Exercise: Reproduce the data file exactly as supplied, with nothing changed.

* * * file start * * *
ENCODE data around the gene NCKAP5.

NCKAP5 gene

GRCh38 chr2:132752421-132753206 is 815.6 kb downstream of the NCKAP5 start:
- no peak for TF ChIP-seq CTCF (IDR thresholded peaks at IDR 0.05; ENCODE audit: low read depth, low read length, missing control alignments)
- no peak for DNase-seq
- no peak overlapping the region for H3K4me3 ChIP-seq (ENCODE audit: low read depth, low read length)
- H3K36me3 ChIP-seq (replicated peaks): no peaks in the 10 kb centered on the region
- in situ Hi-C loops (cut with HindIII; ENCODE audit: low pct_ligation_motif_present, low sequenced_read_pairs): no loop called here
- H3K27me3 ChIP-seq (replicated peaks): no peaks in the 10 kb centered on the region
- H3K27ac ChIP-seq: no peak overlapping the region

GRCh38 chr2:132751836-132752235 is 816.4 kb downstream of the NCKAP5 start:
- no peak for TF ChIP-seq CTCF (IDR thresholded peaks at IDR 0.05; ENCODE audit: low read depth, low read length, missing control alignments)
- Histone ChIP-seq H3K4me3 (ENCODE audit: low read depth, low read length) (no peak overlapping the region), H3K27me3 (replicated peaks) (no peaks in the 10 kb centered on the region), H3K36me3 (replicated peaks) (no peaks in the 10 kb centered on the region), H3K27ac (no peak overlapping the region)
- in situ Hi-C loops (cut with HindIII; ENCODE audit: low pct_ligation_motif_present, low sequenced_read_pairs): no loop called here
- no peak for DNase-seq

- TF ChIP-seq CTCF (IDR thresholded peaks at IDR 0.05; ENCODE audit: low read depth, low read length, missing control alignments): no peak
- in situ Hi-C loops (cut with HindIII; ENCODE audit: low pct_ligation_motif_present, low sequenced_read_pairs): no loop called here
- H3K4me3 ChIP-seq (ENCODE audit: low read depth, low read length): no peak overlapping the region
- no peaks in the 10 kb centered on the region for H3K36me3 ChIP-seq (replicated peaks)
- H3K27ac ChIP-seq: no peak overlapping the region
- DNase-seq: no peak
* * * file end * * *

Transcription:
ENCODE data around the gene NCKAP5.

NCKAP5 gene

GRCh38 chr2:132752421-132753206 is 815.6 kb downstream of the NCKAP5 start:
- no peak for TF ChIP-seq CTCF (IDR thresholded peaks at IDR 0.05; ENCODE audit: low read depth, low read length, missing control alignments)
- no peak for DNase-seq
- no peak overlapping the region for H3K4me3 ChIP-seq (ENCODE audit: low read depth, low read length)
- H3K36me3 ChIP-seq (replicated peaks): no peaks in the 10 kb centered on the region
- in situ Hi-C loops (cut with HindIII; ENCODE audit: low pct_ligation_motif_present, low sequenced_read_pairs): no loop called here
- H3K27me3 ChIP-seq (replicated peaks): no peaks in the 10 kb centered on the region
- H3K27ac ChIP-seq: no peak overlapping the region

GRCh38 chr2:132751836-132752235 is 816.4 kb downstream of the NCKAP5 start:
- no peak for TF ChIP-seq CTCF (IDR thresholded peaks at IDR 0.05; ENCODE audit: low read depth, low read length, missing control alignments)
- Histone ChIP-seq H3K4me3 (ENCODE audit: low read depth, low read length) (no peak overlapping the region), H3K27me3 (replicated peaks) (no peaks in the 10 kb centered on the region), H3K36me3 (replicated peaks) (no peaks in the 10 kb centered on the region), H3K27ac (no peak overlapping the region)
- in situ Hi-C loops (cut with HindIII; ENCODE audit: low pct_ligation_motif_present, low sequenced_read_pairs): no loop called here
- no peak for DNase-seq

- TF ChIP-seq CTCF (IDR thresholded peaks at IDR 0.05; ENCODE audit: low read depth, low read length, missing control alignments): no peak
- in situ Hi-C loops (cut with HindIII; ENCODE audit: low pct_ligation_motif_present, low sequenced_read_pairs): no loop called here
- H3K4me3 ChIP-seq (ENCODE audit: low read depth, low read length): no peak overlapping the region
- no peaks in the 10 kb centered on the region for H3K36me3 ChIP-seq (replicated peaks)
- H3K27ac ChIP-seq: no peak overlapping the region
- DNase-seq: no peak